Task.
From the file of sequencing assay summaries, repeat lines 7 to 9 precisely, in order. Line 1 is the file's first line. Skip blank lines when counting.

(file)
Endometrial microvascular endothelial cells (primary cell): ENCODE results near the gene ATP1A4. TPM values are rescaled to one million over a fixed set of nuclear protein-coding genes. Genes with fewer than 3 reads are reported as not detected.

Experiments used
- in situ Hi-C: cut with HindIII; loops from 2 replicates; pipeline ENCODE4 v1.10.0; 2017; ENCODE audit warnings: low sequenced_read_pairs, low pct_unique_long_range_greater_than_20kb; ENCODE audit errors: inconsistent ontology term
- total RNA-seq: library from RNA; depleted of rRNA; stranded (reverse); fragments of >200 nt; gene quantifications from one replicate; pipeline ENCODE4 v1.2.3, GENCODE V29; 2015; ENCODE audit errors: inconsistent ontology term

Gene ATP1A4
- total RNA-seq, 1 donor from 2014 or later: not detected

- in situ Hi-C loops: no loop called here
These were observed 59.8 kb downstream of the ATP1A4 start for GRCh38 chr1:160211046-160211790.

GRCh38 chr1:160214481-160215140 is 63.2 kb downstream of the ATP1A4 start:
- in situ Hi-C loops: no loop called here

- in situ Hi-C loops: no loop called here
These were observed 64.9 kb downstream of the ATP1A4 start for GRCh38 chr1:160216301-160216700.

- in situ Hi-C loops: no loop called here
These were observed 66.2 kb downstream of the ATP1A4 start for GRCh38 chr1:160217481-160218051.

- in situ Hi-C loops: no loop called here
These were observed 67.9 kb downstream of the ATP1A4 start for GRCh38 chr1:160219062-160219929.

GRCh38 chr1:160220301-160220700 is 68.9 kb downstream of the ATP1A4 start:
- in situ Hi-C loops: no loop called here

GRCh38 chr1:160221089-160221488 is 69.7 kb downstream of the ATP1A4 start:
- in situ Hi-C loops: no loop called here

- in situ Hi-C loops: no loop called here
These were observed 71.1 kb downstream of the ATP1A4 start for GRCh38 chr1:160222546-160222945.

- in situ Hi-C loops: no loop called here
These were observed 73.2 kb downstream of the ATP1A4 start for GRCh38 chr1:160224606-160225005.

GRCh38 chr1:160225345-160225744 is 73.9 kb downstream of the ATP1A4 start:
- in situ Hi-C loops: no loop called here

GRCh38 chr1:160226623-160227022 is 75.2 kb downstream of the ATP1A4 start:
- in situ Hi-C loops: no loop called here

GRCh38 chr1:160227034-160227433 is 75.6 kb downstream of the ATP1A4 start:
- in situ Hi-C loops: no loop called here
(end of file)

- in situ Hi-C loops: no loop called here
These were observed 59.8 kb downstream of the ATP1A4 start for GRCh38 chr1:160211046-160211790.

GRCh38 chr1:160214481-160215140 is 63.2 kb downstream of the ATP1A4 start: